You can see the orange peel pattern only in the print squares and the wavy effect I quilted in the half-square rectangles. I was a bit wobbly initially but I gradually got  better the more lines I did.

The small neon pink donut on the hopping foot is the Handi Quilter 1/2" echo foot accessory I used for the spacing on those parallel wavy lines.

As I did more of those parallel waves I wished I'd thought more about how to terminate them instead of abruptly squaring them off. But when you do not plan, you get what you get. I was leaving how to do the white squares for a later decision.

Staring at those wavy lines for a bit reminded me of gusts of wind. The prints from the Storybook charm pack were sky related: laundry drying on a clothesline, hot air balloons, clouds, and mini-airplanes. The sky and wind theme gave me the idea of putting wind swirls at the end of those streamlines of air. There was a stitching line across on the seam line that stopped the unfettered flow but I chose to stay with my guideline of not ripping out. Perhaps one night, when the quilt is finished, and I am watching TV, I might pick at it, but not for now. Had the thread been white, removal would have not been called so much into question. 

I was determined to forge ahead and not rip out. In one case I had connected the spiral to the wavy lines incorrectly (left image, below). I pseudo-corrected by strategically adding more spirals in the right image. Now the air streams appear to join up. But look carefully. It is not quite true.

It is like an Escher illusion of the staircase that never ends, also discussed in the Wikipedia article as the Penrose Stairs.

There were white squares that had no connectivity to an airstream. In these I doubled the orange peel pattern but softened it with a central spiral so that swirly feeling continued. That spiral, depending on the number of turns I gave it allowed me to travel from corner to corner as I needed to.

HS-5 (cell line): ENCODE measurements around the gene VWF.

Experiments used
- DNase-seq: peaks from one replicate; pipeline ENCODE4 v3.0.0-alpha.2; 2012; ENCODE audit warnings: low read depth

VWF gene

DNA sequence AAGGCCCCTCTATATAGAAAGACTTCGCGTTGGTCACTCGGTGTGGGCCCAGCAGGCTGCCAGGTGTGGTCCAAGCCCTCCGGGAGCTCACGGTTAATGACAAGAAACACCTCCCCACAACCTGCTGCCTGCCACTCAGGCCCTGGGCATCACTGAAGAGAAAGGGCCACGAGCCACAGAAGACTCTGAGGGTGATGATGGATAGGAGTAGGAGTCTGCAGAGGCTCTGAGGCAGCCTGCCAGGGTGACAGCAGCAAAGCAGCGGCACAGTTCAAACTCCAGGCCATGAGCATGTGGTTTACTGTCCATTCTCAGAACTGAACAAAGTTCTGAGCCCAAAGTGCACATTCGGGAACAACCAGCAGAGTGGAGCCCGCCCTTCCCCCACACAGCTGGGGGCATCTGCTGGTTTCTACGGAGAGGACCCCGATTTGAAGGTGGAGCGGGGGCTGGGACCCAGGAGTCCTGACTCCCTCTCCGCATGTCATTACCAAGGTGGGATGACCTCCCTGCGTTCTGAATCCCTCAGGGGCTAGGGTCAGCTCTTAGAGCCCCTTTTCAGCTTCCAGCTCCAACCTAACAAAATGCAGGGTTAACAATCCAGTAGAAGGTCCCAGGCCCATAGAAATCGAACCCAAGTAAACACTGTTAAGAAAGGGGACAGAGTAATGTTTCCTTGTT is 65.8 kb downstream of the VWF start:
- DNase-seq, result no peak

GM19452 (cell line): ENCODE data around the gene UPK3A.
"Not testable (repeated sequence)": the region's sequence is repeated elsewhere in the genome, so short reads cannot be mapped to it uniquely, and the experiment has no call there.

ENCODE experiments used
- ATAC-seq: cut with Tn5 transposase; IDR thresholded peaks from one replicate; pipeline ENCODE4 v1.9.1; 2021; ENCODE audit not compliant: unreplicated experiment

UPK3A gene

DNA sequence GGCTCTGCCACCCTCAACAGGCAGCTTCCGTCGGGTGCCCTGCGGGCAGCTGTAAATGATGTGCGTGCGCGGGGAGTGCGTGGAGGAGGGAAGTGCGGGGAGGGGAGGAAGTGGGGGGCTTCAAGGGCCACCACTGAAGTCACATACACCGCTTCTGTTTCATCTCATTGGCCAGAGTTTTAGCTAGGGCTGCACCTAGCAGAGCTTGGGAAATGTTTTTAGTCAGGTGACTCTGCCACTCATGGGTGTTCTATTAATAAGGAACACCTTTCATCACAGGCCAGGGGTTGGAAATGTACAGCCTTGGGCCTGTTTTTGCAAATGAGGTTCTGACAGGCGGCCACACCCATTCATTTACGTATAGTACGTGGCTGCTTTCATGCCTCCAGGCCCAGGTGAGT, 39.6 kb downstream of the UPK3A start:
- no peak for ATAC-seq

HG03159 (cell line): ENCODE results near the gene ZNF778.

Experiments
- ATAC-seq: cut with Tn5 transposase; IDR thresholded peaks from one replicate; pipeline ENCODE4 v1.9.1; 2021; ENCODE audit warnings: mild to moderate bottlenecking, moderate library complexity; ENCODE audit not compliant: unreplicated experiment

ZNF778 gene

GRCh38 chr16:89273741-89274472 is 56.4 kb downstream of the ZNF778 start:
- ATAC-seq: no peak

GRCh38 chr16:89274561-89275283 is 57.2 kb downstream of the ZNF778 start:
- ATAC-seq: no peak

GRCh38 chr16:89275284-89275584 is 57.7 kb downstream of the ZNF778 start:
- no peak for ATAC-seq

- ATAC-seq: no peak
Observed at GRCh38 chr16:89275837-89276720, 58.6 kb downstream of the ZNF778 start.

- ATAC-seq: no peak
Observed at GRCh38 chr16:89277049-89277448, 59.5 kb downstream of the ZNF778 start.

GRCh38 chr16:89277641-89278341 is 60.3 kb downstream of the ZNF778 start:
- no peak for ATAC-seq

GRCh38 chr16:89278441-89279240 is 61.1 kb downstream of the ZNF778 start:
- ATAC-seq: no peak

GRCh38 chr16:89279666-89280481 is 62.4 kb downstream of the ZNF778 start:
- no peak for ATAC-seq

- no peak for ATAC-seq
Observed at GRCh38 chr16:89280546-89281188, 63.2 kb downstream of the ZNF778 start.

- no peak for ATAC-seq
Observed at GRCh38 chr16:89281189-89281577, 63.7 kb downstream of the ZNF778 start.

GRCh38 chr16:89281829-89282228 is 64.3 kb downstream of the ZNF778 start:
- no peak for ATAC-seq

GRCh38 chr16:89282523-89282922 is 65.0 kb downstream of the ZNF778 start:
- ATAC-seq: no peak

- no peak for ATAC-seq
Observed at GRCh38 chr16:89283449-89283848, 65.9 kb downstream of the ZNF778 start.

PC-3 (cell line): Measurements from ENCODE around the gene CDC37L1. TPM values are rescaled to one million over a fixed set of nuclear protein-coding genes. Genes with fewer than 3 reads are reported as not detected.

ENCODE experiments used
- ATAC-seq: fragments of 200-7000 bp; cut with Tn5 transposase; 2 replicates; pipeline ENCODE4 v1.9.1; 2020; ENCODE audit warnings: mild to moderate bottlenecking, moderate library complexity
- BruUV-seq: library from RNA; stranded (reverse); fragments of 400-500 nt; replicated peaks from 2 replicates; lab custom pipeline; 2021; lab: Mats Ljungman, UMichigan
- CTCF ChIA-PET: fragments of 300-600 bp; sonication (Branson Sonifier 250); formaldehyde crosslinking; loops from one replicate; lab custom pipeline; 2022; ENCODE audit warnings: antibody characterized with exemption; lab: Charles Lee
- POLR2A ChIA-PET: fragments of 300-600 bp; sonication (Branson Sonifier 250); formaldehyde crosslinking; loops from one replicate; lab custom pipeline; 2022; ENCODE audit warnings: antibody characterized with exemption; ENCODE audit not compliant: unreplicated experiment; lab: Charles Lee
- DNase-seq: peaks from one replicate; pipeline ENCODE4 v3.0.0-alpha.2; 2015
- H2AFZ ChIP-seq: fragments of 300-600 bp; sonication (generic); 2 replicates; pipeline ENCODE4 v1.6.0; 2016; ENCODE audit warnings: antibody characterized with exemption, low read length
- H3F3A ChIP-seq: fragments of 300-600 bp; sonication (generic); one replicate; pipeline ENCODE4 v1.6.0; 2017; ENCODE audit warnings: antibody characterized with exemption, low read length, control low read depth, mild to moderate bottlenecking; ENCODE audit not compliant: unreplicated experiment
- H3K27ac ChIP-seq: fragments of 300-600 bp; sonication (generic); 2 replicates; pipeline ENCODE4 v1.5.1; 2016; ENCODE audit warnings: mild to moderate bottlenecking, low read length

Did you catch me? That bottom left white square was adjacent to a wavy line block and so should have been connected. But my rule was to not rip out! Besides, it is at the edge of the quilt and the wavy block the full white one is next to is technically only half a wavy block. Those two facts are my rationale for leaving it. The half-block may very well be the reason I messed up made that design decision in the first place.

There was one goof I really did have to take apart. I accidentally caught my backing folded over under the batting and so caught it in the orange peel and central spiral stitching. (Nobody has ever done that, right?) When I noticed it, I was kind of hoping it was the same white square that should have been a swirl from an airstream. No such luck. Even from the back you can see it was beside a set of wavy lines and not at the end of them. This error required undoing and so did not break my rule of no unnecessary ripping out.

Here is my backing and binding. I just happened on the Cotton and Steel fabric for half price in a clearance bin last month and thought it would be perfect. I blogged about backing choices in my post for 6/7/17. I like that the non-rigid grid adds to the whimsy. The taupe tone was a key inspiration for my thread choice.

Here is the completed quilt. I am pleased I was brave to use a contrasting thread color and was not hampered – well, not too much – by analysis paralysis for the quilting pattern. My original focus was to have the printed squares pop and the white recede. I was not very successful with that goal, but I was successful in my more desirable goal of learning a lot and increasing my confidence to just go for it. I do not intend to invest time in a fancy label. I'll just use a fine line fabric marker to write the year 2017, the quilt name Storybook Charm, and my name in some yet to be determined location.

A closeup reveals a few glitches but overall I am pleased. The saying is not to worry about it if a mistake cannot be noticed by someone whizzing by on a galloping horse. In my case that horse had better be a Kentucky Derby winner with a myopic jockey.

Linking up now with Let's Bee Social #184.